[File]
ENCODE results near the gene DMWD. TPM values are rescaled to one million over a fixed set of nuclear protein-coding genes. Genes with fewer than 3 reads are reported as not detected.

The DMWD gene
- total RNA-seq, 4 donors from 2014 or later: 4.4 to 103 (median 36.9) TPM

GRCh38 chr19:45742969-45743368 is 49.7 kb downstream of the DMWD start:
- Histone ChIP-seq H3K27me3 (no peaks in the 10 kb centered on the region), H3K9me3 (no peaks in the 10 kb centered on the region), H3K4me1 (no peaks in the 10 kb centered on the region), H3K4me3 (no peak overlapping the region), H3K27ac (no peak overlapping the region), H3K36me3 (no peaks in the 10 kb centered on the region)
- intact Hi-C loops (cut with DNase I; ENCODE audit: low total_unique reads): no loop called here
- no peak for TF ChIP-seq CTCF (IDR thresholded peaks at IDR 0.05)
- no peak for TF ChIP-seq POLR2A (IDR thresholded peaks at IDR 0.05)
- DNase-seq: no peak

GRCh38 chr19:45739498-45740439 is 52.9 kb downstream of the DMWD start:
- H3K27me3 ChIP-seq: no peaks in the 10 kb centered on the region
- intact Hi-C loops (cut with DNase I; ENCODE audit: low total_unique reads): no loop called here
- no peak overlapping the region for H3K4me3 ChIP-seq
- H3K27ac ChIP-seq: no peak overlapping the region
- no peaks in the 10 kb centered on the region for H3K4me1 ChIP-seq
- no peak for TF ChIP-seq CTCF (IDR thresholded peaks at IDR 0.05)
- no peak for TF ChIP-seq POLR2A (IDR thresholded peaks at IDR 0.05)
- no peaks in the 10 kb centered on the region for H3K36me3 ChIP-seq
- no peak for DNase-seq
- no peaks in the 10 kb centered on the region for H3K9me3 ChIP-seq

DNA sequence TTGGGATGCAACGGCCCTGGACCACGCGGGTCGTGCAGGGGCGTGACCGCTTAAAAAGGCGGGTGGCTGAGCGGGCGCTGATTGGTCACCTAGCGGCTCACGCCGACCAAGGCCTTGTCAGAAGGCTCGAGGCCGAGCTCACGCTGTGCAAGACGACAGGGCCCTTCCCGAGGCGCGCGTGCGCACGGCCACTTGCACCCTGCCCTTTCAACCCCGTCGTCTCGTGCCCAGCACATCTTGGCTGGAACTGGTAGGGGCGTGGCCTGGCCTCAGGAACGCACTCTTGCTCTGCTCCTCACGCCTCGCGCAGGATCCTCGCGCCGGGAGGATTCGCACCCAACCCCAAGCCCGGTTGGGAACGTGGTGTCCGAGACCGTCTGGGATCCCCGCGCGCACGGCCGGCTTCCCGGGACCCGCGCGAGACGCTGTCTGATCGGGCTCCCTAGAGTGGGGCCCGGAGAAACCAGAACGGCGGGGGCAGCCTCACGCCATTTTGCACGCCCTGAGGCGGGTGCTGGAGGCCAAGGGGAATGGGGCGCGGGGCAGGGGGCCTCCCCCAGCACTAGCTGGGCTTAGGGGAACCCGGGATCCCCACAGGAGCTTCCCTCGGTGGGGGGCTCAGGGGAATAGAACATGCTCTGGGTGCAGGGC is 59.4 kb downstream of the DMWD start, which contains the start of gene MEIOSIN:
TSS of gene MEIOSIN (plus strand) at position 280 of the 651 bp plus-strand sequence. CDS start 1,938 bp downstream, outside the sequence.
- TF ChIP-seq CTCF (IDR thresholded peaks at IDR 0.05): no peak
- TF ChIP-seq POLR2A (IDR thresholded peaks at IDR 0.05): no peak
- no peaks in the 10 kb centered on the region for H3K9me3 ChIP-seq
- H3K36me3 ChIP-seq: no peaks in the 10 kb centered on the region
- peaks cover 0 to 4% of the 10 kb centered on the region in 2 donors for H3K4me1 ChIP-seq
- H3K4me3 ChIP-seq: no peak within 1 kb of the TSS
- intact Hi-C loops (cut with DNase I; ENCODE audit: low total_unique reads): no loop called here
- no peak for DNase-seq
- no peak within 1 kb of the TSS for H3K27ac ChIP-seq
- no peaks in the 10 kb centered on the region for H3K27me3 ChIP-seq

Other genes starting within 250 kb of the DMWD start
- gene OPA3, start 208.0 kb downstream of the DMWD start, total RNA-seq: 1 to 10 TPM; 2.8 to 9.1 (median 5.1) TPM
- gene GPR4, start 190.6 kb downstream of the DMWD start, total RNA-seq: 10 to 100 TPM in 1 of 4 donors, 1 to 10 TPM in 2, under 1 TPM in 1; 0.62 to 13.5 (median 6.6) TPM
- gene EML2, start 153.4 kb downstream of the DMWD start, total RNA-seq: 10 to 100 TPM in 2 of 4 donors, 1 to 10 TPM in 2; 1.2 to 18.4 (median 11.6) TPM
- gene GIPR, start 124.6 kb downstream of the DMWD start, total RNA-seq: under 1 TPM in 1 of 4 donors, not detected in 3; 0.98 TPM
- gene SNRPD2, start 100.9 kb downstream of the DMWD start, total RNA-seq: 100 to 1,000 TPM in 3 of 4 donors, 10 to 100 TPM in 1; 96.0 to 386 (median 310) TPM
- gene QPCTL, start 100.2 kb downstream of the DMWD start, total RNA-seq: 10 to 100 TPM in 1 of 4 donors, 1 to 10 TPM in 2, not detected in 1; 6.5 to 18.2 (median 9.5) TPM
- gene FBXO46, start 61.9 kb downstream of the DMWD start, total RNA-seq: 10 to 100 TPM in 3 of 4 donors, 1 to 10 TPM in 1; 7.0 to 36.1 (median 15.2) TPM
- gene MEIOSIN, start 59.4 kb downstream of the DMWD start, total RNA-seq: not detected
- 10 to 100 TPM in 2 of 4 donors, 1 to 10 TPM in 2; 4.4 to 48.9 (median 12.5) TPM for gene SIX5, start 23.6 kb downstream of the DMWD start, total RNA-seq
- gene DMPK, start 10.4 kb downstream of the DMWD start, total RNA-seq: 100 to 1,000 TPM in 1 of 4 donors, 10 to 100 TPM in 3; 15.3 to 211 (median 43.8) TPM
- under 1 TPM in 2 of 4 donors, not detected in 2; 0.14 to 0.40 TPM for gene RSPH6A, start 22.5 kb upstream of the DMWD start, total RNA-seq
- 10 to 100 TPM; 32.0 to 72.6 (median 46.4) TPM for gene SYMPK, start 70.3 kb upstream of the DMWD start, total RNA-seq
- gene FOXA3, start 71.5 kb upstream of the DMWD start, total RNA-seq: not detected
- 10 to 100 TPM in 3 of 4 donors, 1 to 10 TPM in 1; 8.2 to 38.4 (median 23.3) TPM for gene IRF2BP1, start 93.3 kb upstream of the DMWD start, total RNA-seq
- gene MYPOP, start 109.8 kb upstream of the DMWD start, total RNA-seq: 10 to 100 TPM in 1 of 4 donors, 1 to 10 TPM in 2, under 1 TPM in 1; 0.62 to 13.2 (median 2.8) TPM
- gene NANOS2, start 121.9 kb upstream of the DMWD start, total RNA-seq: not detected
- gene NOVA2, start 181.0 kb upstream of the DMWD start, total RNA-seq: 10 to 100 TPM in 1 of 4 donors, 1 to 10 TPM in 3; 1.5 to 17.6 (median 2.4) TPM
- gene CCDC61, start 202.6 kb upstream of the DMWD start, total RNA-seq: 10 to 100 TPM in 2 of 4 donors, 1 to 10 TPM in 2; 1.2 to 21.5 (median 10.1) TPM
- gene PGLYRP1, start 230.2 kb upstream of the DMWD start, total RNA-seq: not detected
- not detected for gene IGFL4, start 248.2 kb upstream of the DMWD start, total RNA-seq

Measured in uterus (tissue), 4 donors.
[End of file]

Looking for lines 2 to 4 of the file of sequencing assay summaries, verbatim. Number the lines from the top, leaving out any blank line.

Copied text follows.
The DMWD gene
- total RNA-seq, 4 donors from 2014 or later: 4.4 to 103 (median 36.9) TPM

GRCh38 chr19:45742969-45743368 is 49.7 kb downstream of the DMWD start: